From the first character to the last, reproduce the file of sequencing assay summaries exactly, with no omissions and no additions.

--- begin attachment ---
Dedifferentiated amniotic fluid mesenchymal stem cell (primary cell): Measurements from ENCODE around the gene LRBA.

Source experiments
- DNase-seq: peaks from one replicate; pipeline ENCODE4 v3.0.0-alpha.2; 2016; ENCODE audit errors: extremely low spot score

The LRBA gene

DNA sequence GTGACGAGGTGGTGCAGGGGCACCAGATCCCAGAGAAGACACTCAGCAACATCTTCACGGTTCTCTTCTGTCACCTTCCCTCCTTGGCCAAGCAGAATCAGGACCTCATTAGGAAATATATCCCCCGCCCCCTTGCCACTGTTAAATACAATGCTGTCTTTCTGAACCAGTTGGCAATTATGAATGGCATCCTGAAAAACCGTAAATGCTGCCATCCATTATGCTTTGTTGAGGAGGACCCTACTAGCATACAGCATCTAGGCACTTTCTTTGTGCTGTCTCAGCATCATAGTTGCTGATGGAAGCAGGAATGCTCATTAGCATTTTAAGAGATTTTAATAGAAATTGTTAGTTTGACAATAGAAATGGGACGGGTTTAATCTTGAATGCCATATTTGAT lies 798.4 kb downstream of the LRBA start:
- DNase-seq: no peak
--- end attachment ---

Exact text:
Dedifferentiated amniotic fluid mesenchymal stem cell (primary cell): Measurements from ENCODE around the gene LRBA.

Source experiments
- DNase-seq: peaks from one replicate; pipeline ENCODE4 v3.0.0-alpha.2; 2016; ENCODE audit errors: extremely low spot score

The LRBA gene

DNA sequence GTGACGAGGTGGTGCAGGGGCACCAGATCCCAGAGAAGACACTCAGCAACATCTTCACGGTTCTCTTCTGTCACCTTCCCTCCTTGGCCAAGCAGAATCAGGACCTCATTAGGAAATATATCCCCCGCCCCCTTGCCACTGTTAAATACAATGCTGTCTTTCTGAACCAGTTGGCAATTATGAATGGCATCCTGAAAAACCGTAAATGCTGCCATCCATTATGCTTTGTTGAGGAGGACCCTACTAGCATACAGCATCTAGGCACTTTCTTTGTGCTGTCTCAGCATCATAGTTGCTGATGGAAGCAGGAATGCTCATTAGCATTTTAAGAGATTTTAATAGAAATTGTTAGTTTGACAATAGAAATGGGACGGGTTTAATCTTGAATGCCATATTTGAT lies 798.4 kb downstream of the LRBA start:
- DNase-seq: no peak